Date of Award
Josef Korbel School of International Studies
Timothy D. Sisk
Africa, Electoral Systems, Electoral Violence, Sub-Saharan Africa
An increasing trend of violent elections is undermining the former optimism over multi-party elections in Africa. Electoral systems are frequently associated with election violence, but the effects of different systems are relatively unknown. This study addresses this gap and assesses whether conditions for electoral violence are greater under certain electoral systems compared to others. Using a new time-series cross sectional (TSCS) dataset, I conduct an analysis of election violence in sub-Saharan Africa from 1995-2013. Overall, I find evidence for the violence-permitting nature of majoritarian systems, and the violence-constraining nature of proportional representation systems. These findings remain after controlling for the timing of violence (in relation to the election), the effect of informal institutions, and the presence of violence-mobilizing factors.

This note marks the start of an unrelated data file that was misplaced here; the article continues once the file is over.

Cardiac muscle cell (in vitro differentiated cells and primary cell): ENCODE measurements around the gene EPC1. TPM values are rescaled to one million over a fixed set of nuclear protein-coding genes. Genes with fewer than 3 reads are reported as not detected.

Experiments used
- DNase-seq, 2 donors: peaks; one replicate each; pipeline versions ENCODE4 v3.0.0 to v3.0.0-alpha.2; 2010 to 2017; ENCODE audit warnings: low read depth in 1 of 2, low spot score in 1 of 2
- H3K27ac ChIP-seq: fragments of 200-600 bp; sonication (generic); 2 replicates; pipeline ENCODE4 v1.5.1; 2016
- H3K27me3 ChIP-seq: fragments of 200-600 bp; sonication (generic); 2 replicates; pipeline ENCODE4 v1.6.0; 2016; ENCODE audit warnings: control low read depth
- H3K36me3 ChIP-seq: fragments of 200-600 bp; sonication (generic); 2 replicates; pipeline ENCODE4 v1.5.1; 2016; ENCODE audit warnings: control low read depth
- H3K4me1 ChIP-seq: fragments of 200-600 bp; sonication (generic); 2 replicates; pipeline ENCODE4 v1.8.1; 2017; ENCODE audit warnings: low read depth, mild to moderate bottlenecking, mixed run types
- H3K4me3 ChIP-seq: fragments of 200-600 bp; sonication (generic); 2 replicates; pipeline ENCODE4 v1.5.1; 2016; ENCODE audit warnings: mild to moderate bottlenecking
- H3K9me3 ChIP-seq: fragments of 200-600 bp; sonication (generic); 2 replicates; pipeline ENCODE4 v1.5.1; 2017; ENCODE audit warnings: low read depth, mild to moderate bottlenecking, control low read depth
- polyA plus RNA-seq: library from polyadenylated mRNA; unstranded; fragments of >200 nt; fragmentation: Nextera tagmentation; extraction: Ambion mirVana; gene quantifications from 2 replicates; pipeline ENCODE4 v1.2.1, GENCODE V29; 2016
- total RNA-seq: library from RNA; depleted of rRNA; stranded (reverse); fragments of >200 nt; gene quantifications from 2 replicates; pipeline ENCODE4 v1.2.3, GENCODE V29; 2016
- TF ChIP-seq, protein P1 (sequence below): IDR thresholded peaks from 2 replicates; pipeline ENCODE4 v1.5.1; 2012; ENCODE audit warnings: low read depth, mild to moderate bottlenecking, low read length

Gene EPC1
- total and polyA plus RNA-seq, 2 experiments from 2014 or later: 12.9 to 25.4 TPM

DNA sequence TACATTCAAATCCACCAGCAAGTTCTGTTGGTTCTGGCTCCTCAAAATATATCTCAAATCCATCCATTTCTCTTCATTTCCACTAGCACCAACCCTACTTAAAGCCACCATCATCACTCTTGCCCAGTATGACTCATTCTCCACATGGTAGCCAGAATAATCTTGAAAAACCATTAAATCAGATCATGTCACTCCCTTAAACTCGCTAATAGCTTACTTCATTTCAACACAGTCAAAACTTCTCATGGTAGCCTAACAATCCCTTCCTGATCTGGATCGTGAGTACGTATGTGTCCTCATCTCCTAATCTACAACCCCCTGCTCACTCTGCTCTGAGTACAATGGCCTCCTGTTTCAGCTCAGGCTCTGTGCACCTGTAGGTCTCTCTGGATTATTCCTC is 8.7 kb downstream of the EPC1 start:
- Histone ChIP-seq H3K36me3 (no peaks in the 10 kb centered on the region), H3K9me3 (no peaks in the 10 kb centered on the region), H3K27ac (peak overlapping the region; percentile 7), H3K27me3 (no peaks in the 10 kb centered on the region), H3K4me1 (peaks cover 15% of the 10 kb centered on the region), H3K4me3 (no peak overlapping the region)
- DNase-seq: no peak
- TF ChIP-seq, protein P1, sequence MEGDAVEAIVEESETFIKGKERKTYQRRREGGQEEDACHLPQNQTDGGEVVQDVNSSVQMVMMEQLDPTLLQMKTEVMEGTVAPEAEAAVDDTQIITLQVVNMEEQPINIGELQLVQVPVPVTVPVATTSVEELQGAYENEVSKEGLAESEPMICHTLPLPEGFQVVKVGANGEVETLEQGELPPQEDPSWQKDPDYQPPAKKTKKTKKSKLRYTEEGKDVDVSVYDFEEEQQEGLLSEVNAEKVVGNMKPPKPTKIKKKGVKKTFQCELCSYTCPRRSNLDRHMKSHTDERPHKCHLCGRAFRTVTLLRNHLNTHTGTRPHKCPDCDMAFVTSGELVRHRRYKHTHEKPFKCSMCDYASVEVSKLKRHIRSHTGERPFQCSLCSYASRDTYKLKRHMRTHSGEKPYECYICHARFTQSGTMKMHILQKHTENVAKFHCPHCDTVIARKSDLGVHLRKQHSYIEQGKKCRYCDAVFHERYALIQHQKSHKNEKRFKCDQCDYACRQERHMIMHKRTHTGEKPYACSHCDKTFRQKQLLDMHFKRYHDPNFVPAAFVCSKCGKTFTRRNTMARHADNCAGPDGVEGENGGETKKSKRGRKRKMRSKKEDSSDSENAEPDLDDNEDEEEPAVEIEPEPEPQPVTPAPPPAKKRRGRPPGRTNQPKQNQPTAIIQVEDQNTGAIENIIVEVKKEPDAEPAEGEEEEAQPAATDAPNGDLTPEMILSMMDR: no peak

Kiger, Gavin, "A Comparative Study of Electoral Systems: Majoritarian Rules and Electoral Violence in Africa" (2019). Electronic Theses and Dissertations. 1588.
Recieved from ProQuest
Available for download on Sunday, August 01, 2021